Reading a Novel Boosts Brain Connectivity

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Stories leave their mark on the mind both psychologically and neurologically.

A new study in which participants’ brains were scanned before, during and five days after reading a novel has found persistent neurological changes (Berns et al., 2013).

The book–Robert Harris’ Pompeii–was given to 19 people to read.

They were scanned every day, over 19 consecutive days, to assess the brain’s resting state: in other words, what it’s doing when it’s doing nothing in particular.

The results, published in the journal Brain Connectivity, showed that there were changes in the brain’s resting state that persisted after participants had finished reading the novel.

The lead author, Gregory Berns, explained:

“Even though the participants were not actually reading the novel while they were in the scanner, they retained this heightened connectivity. We call that a ‘shadow activity,’ almost like a muscle memory.”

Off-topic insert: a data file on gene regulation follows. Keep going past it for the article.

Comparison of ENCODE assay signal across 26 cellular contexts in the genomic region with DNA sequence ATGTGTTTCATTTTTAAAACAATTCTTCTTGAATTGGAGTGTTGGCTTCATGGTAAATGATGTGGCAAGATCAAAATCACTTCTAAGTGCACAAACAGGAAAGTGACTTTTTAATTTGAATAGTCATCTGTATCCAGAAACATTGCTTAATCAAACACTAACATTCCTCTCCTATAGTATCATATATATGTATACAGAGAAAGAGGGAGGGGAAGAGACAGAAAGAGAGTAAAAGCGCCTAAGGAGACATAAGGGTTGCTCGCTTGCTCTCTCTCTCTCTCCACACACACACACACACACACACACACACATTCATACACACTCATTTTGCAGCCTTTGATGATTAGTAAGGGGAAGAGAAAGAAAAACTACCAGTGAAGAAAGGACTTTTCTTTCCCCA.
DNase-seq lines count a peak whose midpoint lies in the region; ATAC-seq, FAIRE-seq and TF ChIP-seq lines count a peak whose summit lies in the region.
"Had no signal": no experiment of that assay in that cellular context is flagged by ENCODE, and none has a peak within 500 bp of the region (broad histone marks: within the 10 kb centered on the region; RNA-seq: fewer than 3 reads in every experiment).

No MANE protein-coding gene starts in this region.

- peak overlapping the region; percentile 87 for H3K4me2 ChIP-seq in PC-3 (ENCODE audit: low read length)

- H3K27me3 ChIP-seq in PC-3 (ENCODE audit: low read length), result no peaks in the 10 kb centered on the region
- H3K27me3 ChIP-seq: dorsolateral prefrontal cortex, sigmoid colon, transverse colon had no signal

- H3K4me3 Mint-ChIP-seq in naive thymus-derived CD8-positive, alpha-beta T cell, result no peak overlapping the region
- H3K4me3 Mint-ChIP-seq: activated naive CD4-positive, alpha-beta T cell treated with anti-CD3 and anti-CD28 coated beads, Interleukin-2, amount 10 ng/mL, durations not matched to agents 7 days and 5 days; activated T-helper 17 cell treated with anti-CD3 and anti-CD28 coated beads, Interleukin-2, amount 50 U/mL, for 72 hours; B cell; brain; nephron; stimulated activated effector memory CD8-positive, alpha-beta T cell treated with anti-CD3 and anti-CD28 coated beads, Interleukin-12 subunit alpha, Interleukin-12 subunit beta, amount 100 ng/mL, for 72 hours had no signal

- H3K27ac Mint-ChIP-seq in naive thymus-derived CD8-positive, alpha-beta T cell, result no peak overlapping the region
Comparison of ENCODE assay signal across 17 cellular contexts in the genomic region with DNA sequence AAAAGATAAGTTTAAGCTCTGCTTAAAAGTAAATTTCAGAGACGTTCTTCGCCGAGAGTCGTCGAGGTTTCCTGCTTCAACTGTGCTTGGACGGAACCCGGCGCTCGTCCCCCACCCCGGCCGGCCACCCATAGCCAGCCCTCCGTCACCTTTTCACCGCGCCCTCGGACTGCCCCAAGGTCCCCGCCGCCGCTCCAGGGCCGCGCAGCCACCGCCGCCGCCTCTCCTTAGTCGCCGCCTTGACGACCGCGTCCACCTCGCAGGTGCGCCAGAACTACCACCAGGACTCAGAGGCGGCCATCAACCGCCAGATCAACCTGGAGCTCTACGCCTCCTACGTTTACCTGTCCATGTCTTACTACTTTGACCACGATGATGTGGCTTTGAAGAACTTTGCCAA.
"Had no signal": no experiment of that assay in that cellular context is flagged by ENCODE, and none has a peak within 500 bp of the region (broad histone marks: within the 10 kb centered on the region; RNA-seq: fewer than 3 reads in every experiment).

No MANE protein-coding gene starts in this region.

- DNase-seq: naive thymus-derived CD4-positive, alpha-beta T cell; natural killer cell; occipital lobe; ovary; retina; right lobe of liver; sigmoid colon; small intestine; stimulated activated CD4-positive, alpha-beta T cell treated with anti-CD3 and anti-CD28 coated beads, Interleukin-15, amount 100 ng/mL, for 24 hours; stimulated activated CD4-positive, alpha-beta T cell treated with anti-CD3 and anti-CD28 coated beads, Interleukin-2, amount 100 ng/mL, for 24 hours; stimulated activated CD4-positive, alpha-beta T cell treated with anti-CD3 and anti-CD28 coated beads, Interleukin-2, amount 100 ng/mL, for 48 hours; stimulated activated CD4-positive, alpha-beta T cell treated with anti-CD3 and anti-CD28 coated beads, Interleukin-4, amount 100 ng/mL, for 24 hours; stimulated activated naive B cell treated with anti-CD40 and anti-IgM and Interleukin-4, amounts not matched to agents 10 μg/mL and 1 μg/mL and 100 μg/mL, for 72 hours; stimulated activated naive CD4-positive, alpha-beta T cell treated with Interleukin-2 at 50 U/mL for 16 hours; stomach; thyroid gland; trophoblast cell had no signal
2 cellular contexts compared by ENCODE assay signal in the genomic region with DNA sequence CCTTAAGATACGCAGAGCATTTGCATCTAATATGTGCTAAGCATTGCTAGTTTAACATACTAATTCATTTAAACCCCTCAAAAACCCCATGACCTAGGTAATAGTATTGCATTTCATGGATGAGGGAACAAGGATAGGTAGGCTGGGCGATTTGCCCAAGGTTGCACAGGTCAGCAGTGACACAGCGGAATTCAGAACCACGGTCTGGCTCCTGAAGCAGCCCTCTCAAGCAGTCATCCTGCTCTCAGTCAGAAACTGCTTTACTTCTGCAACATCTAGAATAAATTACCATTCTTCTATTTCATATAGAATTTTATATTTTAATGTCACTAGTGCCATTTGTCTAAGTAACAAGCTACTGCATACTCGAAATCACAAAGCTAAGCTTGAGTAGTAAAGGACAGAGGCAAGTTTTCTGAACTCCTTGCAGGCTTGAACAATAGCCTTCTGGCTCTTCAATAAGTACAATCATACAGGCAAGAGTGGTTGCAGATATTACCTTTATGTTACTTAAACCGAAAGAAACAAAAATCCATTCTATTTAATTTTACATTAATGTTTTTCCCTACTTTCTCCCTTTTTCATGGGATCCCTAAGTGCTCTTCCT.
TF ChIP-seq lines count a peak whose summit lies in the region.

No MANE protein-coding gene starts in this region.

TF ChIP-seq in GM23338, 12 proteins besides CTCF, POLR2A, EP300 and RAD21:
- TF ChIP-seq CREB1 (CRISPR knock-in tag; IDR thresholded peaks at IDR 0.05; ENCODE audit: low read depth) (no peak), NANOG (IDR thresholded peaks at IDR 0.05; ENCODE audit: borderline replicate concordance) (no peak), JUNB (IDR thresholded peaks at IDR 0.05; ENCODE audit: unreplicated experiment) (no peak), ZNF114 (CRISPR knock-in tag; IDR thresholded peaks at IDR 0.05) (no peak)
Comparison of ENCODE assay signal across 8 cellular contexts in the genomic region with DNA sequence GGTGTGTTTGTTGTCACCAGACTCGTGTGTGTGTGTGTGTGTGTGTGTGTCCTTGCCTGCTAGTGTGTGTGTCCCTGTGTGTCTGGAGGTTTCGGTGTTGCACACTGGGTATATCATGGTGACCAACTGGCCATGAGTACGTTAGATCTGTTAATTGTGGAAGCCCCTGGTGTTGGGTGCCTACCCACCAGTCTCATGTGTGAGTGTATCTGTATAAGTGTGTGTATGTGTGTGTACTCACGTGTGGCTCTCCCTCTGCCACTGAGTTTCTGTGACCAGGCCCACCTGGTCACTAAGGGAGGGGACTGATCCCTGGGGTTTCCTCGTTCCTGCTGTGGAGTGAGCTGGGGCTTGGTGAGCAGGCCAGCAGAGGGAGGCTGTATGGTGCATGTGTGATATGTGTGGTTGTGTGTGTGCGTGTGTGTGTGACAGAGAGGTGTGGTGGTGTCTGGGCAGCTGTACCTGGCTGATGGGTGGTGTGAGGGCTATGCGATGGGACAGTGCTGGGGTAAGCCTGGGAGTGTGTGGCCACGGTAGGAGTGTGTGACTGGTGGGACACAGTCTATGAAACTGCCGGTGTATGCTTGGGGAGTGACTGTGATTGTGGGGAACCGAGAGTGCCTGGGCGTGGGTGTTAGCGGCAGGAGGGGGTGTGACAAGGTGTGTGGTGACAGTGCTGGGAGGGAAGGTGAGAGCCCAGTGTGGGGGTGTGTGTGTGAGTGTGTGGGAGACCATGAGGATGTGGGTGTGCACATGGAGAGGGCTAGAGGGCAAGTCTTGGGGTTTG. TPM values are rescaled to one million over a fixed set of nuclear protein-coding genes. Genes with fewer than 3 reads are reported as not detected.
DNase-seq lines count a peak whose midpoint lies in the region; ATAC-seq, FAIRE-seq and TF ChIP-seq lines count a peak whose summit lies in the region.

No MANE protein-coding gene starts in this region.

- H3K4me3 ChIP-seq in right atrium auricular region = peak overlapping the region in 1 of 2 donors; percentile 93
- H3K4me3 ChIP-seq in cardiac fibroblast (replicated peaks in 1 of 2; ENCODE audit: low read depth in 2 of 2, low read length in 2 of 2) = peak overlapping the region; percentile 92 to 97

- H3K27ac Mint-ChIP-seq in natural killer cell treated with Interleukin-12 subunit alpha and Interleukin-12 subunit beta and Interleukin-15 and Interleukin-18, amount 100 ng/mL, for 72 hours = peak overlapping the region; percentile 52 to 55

The heightened connectivity was seen in the areas of the brain associated with receptivity to language: the left temporal cortex. However, these changes in resting brain state were relatively short-lived.

The scans also revealed greater activity in the area of the brain responsible for the sense of touch and embodiment, the somatosensory cortex.

The changes here persisted for five days after participants had finished reading the novel.

Berns commented:

“The neural changes that we found associated with physical sensation and movement systems suggest that reading a novel can transport you into the body of the protagonist. We already knew that good stories can put you in someone else’s shoes in a figurative sense. Now we’re seeing that something may also be happening biologically.”

So, while reading a good novel can leave its mark psychologically in the mind, it can also leave its mark biologically on the brain. And, as William Styron said:

“A great book should leave you with many experiences, and slightly exhausted at the end. You live several lives while reading.”

He was right: both metaphorically and literally.

Image credit: Liz Poage

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Published: 5 January 2014

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